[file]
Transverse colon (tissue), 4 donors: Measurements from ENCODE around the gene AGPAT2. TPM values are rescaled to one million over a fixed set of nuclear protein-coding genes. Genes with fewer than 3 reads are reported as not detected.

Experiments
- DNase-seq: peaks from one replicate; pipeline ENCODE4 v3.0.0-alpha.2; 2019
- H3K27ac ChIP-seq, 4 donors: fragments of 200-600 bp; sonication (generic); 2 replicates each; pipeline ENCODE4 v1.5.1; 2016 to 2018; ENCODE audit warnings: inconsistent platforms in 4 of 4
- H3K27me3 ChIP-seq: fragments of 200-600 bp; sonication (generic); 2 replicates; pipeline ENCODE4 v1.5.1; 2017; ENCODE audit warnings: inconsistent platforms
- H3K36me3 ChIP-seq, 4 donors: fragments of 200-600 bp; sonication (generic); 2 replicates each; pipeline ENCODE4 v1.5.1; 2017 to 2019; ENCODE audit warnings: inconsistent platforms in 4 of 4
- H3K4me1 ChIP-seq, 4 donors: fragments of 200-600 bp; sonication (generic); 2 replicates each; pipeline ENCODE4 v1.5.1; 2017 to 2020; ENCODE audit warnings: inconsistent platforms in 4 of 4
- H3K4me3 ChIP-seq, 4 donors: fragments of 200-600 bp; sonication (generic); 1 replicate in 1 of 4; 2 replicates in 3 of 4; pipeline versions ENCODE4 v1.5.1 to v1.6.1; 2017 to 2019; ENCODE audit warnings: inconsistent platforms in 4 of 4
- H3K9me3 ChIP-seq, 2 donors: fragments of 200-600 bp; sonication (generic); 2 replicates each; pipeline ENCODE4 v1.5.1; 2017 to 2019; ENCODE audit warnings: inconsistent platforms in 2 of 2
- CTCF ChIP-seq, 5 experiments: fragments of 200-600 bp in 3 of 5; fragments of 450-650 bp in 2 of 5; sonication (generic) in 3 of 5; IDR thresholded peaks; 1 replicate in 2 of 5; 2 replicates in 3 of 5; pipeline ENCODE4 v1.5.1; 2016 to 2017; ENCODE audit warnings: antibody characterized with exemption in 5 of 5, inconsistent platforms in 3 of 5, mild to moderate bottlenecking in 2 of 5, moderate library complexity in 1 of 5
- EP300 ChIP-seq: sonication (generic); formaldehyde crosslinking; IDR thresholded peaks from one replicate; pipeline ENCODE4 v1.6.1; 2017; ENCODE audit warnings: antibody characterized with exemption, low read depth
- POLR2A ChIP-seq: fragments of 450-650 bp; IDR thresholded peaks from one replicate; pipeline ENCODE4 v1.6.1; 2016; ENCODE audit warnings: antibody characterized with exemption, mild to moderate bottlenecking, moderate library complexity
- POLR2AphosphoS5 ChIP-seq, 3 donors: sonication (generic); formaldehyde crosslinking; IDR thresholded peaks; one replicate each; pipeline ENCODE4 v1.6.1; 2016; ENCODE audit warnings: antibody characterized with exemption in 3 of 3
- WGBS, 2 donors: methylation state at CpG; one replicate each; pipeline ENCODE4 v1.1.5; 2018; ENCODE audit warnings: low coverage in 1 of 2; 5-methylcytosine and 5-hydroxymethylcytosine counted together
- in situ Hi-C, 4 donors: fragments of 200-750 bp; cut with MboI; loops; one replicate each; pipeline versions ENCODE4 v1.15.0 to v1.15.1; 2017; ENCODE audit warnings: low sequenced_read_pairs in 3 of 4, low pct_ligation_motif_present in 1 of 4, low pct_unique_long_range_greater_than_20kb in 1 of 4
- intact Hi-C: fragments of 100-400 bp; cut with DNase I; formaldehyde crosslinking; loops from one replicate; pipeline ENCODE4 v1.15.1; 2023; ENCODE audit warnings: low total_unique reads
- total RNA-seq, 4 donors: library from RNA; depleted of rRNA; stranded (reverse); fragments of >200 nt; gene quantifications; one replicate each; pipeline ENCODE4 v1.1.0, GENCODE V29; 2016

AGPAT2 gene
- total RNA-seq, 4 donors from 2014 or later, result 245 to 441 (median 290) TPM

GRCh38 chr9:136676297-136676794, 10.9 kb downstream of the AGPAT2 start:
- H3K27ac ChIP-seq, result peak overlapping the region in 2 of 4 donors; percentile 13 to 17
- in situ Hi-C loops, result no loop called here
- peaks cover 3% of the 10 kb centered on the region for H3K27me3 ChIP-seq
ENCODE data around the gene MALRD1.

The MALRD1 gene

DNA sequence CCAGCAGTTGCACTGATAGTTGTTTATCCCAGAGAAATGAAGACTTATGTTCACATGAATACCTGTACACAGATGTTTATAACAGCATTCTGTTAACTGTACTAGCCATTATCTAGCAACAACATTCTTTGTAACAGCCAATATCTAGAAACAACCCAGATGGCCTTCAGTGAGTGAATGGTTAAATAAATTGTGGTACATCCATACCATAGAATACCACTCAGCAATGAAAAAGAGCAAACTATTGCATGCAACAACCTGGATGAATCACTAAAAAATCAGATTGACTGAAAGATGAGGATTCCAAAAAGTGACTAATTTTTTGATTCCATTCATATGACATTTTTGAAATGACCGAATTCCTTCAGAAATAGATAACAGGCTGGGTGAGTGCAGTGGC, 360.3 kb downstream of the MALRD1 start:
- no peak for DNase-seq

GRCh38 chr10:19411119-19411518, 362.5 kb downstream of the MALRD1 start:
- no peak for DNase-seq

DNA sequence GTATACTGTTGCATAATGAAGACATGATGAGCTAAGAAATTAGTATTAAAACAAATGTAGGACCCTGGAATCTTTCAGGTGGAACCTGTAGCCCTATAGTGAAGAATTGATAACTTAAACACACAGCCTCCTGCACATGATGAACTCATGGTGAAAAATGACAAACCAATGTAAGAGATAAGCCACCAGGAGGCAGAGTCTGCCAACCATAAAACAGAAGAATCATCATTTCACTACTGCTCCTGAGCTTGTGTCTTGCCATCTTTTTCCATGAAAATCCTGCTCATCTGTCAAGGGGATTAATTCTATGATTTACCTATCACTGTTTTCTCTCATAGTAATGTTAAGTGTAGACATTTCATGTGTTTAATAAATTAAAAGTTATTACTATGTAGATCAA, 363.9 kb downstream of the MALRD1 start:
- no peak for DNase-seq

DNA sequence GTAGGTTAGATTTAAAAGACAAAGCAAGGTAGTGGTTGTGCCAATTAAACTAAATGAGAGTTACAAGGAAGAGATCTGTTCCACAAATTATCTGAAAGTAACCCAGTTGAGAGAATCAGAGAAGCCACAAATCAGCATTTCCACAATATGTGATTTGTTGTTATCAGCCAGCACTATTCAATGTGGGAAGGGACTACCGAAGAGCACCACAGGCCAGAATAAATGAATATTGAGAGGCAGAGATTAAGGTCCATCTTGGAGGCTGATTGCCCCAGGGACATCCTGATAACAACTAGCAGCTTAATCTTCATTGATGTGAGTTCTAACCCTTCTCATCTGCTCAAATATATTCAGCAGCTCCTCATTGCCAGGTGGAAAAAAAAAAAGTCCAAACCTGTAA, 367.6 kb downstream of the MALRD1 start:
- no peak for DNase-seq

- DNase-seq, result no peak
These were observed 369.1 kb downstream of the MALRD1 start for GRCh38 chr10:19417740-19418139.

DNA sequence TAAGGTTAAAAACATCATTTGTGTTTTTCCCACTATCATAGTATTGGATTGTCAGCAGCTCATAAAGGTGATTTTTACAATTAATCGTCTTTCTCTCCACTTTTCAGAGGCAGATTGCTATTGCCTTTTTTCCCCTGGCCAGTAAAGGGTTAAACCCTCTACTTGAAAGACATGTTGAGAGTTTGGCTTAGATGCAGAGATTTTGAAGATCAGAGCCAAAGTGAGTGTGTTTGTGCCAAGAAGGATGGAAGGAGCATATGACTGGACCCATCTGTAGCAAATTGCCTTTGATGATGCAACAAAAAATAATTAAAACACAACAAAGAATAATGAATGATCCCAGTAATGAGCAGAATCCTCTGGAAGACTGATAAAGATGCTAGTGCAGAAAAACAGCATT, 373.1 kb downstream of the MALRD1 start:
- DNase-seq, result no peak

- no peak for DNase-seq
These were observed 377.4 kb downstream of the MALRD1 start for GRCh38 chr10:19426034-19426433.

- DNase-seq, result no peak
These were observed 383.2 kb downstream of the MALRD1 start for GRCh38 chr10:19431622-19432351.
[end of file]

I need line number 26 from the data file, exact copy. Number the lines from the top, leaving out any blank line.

DNA sequence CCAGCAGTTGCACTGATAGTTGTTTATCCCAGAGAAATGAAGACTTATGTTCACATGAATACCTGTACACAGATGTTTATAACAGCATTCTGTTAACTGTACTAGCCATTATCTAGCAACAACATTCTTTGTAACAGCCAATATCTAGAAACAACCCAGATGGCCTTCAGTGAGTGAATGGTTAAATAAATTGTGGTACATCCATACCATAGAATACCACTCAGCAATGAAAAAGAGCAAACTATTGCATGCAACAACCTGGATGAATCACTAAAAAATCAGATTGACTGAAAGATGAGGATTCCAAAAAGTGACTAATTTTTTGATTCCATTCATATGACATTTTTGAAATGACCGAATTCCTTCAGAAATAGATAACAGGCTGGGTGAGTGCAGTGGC, 360.3 kb downstream of the MALRD1 start: